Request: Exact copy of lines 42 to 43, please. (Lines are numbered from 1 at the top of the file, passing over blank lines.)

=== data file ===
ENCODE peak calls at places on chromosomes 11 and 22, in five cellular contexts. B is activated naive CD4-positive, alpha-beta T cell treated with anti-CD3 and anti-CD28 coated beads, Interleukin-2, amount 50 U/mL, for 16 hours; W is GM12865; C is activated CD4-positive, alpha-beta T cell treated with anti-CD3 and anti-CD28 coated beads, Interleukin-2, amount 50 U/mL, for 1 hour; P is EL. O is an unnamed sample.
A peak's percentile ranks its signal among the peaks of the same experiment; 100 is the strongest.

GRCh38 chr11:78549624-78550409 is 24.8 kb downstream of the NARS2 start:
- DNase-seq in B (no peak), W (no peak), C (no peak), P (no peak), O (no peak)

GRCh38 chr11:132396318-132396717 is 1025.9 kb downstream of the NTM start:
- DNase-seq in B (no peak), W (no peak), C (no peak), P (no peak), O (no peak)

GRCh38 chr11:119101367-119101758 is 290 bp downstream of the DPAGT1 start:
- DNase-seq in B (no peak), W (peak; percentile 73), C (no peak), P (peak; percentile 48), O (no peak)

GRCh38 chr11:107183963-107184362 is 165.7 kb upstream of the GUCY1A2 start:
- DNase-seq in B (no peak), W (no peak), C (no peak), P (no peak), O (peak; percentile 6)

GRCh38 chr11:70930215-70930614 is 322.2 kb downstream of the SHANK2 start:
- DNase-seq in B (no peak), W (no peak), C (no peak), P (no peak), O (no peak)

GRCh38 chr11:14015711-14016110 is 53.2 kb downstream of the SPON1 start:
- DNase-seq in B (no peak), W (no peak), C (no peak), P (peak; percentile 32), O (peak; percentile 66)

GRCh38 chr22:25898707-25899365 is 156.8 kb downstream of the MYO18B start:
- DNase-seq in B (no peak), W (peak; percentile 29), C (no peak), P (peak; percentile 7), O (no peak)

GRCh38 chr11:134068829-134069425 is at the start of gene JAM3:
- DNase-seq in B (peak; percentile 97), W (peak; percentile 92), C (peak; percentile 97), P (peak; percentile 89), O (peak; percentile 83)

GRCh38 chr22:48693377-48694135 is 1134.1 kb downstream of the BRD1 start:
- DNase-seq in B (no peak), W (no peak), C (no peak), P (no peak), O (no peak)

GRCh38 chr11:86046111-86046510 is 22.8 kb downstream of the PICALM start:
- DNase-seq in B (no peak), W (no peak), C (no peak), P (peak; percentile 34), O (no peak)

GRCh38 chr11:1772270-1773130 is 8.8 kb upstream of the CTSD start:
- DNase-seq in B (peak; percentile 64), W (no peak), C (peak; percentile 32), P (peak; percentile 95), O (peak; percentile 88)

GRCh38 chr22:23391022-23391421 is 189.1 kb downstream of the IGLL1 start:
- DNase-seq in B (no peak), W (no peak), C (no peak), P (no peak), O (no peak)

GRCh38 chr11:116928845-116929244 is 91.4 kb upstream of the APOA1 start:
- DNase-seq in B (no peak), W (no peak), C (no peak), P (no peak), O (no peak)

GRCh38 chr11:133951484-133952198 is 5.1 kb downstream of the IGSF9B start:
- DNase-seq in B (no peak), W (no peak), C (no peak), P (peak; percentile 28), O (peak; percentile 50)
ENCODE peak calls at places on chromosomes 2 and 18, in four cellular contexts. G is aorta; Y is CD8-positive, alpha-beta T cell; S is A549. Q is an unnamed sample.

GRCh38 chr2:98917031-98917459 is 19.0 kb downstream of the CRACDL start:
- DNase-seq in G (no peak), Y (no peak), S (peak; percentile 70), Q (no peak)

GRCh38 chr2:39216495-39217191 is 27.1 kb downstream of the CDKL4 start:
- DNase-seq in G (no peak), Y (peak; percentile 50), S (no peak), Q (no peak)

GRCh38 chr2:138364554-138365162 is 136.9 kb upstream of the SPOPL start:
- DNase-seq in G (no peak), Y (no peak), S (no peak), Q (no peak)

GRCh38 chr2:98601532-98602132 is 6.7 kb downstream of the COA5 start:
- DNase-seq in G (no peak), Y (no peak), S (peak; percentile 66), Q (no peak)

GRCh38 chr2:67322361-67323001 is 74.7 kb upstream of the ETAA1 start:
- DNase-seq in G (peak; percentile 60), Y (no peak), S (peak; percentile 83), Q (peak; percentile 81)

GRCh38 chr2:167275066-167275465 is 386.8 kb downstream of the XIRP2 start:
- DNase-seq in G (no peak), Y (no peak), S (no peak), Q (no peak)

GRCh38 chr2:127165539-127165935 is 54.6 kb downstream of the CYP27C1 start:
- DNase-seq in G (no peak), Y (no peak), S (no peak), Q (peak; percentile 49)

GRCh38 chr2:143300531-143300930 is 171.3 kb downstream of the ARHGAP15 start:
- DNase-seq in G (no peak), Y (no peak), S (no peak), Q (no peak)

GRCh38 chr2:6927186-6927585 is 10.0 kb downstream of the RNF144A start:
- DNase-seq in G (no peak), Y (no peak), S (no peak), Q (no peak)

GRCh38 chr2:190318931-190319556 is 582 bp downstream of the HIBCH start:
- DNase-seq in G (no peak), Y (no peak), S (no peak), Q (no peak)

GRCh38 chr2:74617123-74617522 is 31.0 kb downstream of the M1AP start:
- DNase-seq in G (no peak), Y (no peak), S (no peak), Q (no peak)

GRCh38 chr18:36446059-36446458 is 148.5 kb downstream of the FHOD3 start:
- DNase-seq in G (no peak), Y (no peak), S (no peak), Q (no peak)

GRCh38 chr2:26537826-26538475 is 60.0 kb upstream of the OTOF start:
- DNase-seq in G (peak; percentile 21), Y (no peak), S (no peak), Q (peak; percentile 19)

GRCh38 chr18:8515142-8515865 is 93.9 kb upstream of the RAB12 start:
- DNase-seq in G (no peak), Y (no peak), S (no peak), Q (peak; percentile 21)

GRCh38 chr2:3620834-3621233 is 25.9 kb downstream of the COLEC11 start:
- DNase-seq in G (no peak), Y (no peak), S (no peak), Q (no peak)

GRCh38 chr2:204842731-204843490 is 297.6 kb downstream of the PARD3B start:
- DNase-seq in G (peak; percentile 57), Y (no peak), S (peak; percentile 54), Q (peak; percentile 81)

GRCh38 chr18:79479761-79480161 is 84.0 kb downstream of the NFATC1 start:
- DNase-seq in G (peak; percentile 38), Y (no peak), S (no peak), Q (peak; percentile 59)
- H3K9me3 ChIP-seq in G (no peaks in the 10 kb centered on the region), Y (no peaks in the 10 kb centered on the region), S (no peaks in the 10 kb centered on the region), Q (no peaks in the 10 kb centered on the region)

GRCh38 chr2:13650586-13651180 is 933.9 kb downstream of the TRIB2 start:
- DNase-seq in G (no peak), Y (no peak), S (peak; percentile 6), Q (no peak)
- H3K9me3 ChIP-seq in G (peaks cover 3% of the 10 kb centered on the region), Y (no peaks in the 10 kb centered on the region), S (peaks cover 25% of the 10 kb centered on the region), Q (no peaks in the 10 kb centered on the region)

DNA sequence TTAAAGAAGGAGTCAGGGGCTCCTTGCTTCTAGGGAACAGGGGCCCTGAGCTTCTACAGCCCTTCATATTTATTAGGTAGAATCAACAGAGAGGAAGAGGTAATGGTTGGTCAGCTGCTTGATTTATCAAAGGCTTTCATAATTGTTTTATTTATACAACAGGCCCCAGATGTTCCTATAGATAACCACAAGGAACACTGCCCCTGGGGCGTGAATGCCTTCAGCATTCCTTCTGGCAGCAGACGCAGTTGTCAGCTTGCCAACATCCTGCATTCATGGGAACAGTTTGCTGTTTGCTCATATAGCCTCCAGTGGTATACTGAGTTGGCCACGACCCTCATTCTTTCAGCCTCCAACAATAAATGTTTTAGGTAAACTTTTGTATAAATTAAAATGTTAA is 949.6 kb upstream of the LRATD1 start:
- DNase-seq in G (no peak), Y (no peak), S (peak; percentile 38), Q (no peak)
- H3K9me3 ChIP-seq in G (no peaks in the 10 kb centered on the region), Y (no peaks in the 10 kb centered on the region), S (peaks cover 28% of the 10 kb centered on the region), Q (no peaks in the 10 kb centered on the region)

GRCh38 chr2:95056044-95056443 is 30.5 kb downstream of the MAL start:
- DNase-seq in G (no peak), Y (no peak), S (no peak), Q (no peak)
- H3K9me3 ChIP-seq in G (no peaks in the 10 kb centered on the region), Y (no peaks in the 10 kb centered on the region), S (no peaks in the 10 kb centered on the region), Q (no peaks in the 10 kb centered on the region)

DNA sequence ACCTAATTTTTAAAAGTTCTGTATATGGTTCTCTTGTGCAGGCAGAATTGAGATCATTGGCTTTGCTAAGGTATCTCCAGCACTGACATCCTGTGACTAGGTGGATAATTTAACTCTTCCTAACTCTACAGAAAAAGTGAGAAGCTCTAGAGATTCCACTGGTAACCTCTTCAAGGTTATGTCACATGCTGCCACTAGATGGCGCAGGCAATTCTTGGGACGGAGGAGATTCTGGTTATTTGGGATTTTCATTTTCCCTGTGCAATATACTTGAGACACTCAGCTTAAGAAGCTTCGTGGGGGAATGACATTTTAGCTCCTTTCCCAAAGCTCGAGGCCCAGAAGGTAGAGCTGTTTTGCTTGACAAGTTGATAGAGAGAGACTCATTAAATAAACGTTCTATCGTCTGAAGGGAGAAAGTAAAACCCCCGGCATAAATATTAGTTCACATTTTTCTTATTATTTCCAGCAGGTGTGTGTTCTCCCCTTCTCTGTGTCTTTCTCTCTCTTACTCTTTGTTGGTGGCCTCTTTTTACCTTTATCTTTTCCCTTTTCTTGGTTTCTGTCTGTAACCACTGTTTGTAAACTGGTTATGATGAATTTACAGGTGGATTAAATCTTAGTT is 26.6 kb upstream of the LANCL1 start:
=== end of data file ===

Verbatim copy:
GRCh38 chr2:167275066-167275465 is 386.8 kb downstream of the XIRP2 start:
- DNase-seq in G (no peak), Y (no peak), S (no peak), Q (no peak)